In the 1980s, there was vigorous international debate and speculation as to whether the outbreak was natural or an accidental exposure. If accidental, there was discussion of whether it represented violation of the 1972 Biological Weapons Convention. A number of small investigations launched by Russian scientists in the years immediately following the dissolution of the Soviet Union re-opened the case in a number of newspaper articles.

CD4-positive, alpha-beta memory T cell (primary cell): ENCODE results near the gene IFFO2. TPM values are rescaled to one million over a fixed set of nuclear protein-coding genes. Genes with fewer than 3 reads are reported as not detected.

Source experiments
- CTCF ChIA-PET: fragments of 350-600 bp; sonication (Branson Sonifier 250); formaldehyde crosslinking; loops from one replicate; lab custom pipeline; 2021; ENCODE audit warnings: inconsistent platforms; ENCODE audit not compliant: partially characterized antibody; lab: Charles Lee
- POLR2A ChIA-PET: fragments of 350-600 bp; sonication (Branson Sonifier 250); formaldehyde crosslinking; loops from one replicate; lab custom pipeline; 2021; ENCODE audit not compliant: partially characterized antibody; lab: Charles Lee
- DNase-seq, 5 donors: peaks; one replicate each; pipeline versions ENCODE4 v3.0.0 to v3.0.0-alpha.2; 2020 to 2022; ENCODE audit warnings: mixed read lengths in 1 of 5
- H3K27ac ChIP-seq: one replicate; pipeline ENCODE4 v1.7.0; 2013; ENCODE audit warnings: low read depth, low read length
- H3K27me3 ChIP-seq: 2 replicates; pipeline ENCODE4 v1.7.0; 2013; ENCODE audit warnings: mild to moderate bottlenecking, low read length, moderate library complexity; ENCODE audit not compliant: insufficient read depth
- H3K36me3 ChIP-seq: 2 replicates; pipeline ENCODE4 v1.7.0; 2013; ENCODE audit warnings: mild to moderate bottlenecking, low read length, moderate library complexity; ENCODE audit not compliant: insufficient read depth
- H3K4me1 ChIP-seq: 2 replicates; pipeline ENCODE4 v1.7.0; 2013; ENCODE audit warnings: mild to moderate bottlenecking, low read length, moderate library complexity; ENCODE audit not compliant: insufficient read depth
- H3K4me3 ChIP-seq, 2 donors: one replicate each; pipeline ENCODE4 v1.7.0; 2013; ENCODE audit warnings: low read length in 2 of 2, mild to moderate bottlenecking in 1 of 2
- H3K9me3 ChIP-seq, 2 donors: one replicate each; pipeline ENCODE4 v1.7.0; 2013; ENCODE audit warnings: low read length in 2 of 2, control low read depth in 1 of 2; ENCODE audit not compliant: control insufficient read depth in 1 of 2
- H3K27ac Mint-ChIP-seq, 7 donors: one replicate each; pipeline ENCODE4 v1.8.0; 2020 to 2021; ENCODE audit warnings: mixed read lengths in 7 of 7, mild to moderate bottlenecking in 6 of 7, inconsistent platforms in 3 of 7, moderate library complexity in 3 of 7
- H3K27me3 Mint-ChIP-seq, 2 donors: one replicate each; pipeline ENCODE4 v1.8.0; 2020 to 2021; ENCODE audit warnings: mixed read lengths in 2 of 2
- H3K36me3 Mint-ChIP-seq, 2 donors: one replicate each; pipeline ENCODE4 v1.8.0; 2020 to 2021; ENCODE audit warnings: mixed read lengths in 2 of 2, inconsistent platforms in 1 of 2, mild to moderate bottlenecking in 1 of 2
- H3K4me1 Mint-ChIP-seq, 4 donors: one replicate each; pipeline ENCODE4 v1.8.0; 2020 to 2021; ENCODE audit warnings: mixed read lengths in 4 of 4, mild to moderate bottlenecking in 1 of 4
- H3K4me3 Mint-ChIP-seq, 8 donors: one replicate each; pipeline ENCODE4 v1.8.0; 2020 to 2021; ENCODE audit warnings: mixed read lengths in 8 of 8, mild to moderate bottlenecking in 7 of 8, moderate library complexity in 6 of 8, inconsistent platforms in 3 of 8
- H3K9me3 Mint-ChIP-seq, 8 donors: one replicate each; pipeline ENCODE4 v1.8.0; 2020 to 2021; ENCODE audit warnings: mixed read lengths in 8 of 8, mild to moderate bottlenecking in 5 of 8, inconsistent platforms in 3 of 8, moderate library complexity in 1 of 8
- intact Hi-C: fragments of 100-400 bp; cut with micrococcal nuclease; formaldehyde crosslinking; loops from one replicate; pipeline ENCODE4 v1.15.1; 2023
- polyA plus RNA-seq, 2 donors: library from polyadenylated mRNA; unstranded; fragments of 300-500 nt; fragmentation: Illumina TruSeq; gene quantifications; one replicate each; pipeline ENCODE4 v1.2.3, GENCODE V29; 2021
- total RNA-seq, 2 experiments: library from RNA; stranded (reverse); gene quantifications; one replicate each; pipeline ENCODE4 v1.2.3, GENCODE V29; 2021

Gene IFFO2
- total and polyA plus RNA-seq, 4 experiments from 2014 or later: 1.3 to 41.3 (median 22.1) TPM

A team of Western inspectors lead by Professor Matthew Meselson of Harvard finally gained access to the region in 1992, and determined that all of the victims had been living directly downwind at the time of the release of the spores via aerosol. Livestock in the area were also affected. It was revealed around this time that the accident was caused by the non-replacement of a filter on an exhaust at the facility, and though the problem was quickly rectified it was too late to prevent a release. Had the winds been blowing in the direction of the city at that time, it could have resulted in the pathogen being spread to hundreds of thousands of people. The military facility remains closed to inspection. Professor Meselson's original contention for many years had been that the outbreak was a natural one and that the Soviet authorities were not lying when they disclaimed having an active offensive bio-warfare program, but the information uncovered in the investigation left no room for doubt. [2] Meselson's wife, Jeanne Guillemin (who had participated in the investigation), detailed the events in a 1999 book. [3]